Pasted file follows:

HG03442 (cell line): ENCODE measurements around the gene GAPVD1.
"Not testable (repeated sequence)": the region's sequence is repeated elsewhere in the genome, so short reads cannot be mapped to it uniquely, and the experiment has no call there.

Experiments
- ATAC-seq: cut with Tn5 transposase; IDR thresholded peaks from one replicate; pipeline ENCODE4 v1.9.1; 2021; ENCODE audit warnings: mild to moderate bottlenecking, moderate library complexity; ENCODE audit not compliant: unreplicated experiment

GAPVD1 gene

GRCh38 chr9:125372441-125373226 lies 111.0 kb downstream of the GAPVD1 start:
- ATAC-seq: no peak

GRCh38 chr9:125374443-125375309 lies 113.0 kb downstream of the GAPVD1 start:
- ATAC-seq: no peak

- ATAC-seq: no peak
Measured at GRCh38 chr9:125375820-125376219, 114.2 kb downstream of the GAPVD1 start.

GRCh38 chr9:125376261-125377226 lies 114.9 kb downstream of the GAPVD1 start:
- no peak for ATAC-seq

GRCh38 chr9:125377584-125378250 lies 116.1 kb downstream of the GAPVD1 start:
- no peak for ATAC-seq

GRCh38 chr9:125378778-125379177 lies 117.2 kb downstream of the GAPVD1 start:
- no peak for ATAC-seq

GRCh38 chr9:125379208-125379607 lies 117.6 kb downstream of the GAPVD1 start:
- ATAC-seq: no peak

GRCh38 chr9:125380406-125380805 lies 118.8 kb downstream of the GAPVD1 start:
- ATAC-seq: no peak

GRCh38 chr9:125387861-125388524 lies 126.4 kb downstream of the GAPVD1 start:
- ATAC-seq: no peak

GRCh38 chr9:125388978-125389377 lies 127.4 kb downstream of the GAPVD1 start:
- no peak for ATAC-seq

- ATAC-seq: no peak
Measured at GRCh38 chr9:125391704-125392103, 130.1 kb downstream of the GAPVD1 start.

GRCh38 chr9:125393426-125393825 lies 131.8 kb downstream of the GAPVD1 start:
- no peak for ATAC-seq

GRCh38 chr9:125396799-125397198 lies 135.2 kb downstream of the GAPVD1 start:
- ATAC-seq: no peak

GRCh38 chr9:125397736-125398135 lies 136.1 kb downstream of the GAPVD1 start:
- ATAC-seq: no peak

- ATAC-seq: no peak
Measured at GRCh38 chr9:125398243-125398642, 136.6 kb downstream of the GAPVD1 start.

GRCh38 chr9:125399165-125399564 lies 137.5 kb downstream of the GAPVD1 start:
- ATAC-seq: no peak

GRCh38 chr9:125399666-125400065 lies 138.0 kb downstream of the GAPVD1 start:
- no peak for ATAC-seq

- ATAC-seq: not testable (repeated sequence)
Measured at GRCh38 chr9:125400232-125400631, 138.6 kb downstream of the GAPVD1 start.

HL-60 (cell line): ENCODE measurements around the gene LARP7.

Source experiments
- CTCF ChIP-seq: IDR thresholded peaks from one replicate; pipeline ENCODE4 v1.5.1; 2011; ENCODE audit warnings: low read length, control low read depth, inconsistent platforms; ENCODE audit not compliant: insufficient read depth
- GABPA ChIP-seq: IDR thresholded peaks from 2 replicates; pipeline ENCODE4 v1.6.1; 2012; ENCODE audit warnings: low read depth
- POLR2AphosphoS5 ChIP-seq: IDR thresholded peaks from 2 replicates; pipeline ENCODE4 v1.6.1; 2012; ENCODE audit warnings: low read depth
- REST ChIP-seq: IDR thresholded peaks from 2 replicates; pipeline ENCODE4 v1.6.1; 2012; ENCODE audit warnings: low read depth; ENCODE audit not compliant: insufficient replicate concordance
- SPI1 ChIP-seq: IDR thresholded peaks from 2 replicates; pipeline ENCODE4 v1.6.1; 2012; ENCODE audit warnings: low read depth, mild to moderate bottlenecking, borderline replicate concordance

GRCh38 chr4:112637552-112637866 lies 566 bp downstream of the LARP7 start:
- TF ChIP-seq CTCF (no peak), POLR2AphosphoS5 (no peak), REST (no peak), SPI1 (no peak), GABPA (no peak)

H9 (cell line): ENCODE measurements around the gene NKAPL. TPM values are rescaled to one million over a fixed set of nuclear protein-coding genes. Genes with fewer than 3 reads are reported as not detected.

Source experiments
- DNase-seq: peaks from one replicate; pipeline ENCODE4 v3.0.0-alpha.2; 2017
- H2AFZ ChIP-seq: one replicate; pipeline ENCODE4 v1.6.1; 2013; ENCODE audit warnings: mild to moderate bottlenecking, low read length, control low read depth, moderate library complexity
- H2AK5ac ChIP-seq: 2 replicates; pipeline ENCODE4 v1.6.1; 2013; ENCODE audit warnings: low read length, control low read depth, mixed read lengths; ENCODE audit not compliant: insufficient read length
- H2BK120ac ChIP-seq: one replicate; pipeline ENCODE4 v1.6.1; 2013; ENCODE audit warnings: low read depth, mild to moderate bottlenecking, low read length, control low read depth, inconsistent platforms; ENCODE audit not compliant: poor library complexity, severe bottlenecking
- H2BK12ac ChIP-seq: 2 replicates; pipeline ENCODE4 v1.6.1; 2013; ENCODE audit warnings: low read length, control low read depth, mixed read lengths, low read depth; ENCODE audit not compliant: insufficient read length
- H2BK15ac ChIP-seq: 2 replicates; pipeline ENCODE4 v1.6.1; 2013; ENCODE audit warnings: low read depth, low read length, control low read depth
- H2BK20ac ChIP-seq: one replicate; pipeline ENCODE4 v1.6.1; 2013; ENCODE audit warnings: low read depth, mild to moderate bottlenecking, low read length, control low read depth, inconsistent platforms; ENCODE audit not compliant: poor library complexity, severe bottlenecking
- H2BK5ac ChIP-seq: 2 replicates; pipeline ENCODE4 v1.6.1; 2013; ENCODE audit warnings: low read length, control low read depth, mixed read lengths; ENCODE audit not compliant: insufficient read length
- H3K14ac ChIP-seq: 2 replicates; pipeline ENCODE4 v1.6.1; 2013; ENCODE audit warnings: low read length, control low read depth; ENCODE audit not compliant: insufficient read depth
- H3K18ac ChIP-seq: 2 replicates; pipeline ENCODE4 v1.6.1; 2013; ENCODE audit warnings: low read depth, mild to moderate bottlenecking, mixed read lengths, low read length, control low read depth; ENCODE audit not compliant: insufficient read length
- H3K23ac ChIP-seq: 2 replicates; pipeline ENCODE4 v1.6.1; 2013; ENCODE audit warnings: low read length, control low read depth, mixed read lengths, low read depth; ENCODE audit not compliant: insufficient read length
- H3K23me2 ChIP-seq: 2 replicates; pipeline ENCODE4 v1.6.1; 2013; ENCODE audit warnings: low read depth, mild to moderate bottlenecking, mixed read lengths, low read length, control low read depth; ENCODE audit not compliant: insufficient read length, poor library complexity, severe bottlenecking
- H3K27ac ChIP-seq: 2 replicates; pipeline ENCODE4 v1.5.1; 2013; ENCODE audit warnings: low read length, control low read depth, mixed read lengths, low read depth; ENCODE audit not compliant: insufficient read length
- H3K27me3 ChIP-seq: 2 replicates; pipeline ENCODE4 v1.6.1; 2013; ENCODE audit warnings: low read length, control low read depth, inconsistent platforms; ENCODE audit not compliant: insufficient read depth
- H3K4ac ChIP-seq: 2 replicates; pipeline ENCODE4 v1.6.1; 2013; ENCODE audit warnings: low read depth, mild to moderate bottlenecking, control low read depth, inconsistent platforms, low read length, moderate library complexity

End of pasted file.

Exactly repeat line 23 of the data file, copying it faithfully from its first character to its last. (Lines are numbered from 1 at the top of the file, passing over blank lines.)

- ATAC-seq: no peak